SQRDUP Training Aid Review

50 Words or Less

SQRDUP may be confusing to spell but it’s easy to use.  The most frustration-free alignment aid I’ve used.  Tremendous versatility.


It’s common knowledge that the average amateur golfer has poor alignment.  And while there is no shortage of training aids to improve this – everything from rods to strings and beyond – very few players actually use them.  I’ve always believed that a major reason is the aggravation of setting them up, checking if they’re right, then reconfiguring them when you want to switch targets or after you accidentally kick them.

SQRDUP removes all that frustration, plus it offers training opportunities that your average alignment sticks can’t touch.

Set Up & Ease of Use

SQRDUP operates on a single on/off switch.  All four lasers turn on and off together and are powered by a USB-rechargeable battery.  SQRDUP claims that a single charge powers 3.5 to 4 hours of use.

Included in your purchase is a Joby tripod which makes positioning SQRDUP easy.  You can also use the lasers without the tripod if you don’t need them to extend as far.

SQRDUP comes with an instructional pamphlet that illustrates a few of the uses, but this is one of those trainers that lends itself to creative uses.

Please note that the lasers appear more faint in the photos than they are in person.  The SQRDUP lasers are visible even in bright sunlight, but long beams are easier to see in darker conditions.


Let’s start with the generic bit: any golfer can improve by paying attention to their alignment.  SQRDUP is a great way to do that, so top marks there.

Now let’s talk about some ways you can use SQRDUP.  The way that I use it most often is placing the device between my feet to create a target line for my feet, a ball position check, and, most importantly, a reference for my club face.  This last piece is the most important.  Even those of us who are religious about using alignment sticks can end up with poor face alignment.  Since I’ve been using SQRDUP, my start line control has improved markedly.  Also, with this placement you can also check your hand position at address and the position of your divot.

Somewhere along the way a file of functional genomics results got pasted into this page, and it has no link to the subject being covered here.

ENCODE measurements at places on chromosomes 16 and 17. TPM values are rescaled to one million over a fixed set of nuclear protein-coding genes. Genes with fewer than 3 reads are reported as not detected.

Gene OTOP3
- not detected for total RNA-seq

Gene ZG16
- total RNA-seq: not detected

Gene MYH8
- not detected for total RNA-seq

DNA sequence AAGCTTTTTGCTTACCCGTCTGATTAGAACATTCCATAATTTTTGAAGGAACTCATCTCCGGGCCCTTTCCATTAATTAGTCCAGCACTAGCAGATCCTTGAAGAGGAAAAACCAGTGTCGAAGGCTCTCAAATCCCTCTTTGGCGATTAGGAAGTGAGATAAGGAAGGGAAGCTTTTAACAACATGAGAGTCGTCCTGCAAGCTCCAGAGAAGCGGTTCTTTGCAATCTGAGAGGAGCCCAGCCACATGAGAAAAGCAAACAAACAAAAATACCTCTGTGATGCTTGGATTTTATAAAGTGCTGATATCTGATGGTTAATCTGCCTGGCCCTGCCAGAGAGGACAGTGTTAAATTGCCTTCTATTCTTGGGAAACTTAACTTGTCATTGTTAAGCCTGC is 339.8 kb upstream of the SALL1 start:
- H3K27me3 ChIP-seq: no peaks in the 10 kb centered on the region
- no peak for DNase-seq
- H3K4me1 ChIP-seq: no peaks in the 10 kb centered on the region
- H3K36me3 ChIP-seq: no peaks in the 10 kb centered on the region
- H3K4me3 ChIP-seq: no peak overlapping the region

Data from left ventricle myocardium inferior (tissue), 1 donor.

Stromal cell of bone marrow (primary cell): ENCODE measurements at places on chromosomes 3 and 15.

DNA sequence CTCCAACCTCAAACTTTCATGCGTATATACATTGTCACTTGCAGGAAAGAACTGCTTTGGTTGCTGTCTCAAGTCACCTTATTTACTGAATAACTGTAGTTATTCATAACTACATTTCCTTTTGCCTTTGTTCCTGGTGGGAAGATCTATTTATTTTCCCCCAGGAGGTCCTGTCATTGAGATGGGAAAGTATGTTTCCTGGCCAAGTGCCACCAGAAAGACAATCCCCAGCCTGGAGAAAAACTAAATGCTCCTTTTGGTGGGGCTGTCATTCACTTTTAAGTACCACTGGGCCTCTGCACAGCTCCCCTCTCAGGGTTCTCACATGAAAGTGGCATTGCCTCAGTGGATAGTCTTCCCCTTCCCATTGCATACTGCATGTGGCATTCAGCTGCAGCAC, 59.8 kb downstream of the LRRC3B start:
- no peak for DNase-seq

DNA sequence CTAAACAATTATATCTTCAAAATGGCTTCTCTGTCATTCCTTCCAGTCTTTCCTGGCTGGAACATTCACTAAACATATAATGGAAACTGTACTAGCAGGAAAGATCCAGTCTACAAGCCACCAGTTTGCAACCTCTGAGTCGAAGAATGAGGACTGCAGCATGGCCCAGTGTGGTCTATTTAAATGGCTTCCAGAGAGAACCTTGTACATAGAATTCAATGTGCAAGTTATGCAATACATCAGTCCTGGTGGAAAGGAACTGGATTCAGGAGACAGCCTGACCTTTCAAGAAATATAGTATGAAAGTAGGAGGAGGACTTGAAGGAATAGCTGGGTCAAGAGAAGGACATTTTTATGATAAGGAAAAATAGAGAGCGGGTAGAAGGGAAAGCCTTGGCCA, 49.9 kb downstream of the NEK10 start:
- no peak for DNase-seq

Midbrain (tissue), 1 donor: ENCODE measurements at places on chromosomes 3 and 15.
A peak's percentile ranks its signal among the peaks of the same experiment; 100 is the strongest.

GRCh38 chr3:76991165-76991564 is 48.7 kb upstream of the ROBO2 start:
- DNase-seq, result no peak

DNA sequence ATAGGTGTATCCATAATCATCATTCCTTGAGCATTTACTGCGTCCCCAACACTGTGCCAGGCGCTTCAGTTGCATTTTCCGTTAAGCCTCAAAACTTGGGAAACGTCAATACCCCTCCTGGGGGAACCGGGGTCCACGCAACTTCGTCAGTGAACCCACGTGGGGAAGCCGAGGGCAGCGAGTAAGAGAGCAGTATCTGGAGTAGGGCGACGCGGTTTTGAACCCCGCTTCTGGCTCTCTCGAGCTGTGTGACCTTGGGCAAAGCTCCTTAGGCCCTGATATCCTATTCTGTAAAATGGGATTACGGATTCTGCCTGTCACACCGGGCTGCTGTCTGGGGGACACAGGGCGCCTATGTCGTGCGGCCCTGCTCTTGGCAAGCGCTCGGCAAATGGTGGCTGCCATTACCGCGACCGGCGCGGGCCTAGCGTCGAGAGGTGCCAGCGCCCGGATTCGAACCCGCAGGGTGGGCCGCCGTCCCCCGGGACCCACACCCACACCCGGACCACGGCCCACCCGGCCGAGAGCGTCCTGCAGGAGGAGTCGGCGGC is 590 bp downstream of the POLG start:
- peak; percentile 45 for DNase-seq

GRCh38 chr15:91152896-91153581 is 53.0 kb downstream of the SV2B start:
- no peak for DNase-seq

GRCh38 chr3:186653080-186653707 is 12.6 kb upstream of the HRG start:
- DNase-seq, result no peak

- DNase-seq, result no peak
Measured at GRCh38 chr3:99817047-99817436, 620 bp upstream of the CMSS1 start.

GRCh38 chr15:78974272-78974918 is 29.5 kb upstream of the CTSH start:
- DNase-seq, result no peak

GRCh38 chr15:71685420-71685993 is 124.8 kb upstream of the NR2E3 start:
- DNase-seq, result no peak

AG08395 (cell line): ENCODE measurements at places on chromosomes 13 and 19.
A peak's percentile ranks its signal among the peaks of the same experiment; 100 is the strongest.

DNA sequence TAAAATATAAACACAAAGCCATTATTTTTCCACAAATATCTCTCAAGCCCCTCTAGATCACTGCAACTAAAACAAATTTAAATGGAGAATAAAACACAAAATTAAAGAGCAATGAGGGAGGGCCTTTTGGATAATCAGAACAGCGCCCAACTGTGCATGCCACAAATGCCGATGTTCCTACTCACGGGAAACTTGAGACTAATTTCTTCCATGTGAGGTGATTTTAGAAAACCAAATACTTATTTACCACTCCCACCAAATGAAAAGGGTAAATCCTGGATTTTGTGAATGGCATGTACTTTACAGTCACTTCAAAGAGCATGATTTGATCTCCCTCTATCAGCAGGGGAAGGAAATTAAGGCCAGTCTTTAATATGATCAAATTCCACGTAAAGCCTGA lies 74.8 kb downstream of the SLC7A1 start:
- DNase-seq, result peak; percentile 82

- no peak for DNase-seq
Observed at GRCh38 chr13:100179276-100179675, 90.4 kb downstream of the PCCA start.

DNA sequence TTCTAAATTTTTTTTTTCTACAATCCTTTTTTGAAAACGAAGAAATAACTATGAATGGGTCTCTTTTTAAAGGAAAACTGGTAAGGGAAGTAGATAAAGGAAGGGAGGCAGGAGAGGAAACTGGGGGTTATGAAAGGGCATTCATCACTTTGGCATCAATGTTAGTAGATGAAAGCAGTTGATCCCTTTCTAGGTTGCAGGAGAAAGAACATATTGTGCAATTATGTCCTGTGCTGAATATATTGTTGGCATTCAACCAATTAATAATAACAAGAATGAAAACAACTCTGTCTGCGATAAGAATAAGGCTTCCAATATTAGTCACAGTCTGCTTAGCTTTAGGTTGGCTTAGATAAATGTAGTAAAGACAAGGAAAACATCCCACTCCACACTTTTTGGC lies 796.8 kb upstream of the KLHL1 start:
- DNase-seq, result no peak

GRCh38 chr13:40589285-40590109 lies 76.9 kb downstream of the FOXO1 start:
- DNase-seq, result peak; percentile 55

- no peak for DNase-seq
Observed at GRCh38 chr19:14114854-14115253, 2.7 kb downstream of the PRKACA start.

You can also put SQRDUP behind the ball to create a target line or swing path.  As a target line, SQRDUP is particularly valuable when it’s darker because you can see the laser far down range to judge your accuracy.  With regard to swing path, SQRDUP is superior to alignment sticks because you can put the line where you are actually swinging.

SQRDUP can also be used in all the ways described above on the putting green.  In addition to working on basic alignment and start line drills, it’s great for practicing breaking putts.  If you set the laser on your start line, you can easily diagnose whether you’re missing because of your read or your stroke.

Finally, SQRDUP has been amazing to use with my kids.  I tried to get them to use an alignment stick once.  It lasted two swings.  This winter, however, they were regularly reminding me to “bring the laser” before we headed to the golf dome.


The SQRDUP gets high marks when it comes to longevity.  It’s small enough to live in your golf bag and can be used in every facet of the game.  Moreover, it’s quick and easy to set up, so you won’t hesitate to put it to use.


SQRDUP retails for $199 through the company’s website.  This includes the laser unit, a carry bag, a Joby tripod, and the USB cable.

This is orders of magnitude more expensive than driveway markers or even the fancier alignment trainers, so it’s clearly not for everyone.  If you feel the need to rant about the price in the comment section feel free, just be civil.